454 Life Sciences and Max Planck Institute to Sequence Neandertal Genome

Posted on August 4, 2006

Neandertal and Human Skeletons


454 Life Sciences Corporation and the Max Planck Institute for Evolutionary Anthropology have announced a plan to sequence the Neandertal genome. The photograph on the right shows how a Neandertal skeleton (left) is unmistakably different from that of a modern human (right). The Neandertal is the closest relative to humans and scientists hope that knowledge of its genetic composition will improve the understanding of human biology.

Svante Paabo, Ph.D., Director of the Department of Evolutionary Anthropology at the Max Planck Institute, says in the announcement, "The Max Planck Institute and 454 Life Sciences are working together to sequence the Neandertal genome. Our expertise with ancient DNA and the Neandertal, coupled with 454 Sequencing, a next generation sequencing technology with unparalleled throughput, makes this an ideal collaboration. The advent of 454 Sequencing has enabled us to move forward with a project that was previously thought to be impossible."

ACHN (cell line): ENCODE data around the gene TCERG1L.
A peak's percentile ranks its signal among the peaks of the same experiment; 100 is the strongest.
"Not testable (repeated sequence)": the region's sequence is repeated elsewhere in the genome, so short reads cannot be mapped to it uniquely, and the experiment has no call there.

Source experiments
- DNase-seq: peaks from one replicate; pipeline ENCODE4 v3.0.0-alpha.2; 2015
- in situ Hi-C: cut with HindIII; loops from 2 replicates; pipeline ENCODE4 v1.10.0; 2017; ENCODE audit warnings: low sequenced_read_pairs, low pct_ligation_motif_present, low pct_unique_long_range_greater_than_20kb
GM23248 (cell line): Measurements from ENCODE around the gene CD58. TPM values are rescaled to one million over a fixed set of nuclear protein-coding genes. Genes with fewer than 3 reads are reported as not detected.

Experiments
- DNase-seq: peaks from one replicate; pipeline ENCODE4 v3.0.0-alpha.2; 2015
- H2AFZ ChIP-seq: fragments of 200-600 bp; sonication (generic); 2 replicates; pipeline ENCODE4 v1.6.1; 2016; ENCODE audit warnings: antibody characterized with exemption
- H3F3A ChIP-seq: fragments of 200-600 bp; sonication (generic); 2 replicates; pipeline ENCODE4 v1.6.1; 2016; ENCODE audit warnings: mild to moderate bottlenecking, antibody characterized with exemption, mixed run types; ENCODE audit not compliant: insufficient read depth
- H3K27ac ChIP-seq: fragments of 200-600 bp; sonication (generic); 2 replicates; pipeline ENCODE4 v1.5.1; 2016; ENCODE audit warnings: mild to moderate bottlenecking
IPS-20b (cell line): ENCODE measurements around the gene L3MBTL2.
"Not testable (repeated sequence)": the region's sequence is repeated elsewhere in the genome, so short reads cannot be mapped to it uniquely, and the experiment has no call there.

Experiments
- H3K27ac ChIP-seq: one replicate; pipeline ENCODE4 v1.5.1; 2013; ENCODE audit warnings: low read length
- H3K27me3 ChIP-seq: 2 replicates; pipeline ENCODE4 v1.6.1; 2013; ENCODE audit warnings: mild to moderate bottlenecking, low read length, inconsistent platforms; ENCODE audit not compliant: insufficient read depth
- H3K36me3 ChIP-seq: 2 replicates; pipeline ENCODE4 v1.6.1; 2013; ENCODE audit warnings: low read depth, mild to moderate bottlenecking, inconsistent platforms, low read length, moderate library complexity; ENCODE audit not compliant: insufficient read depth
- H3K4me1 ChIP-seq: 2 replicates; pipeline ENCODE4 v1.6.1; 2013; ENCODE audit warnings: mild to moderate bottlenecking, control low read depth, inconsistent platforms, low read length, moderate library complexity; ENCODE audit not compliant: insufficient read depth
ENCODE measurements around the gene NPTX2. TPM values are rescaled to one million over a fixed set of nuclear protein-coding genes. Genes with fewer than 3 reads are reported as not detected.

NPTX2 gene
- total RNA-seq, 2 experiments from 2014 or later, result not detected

The project is estimated to take two years and is made possible by 454 Sequencing technology and a grant from the Max Planck Society. 454 Life Sciences website can be found here and the English website for the Max Planck Society can be found here.

Photo: PRNewsFoto/454 Life Sciences Corporation; CuraGen Corporation,Ken Mowbray and Blaine Maley, American Museum of Natural History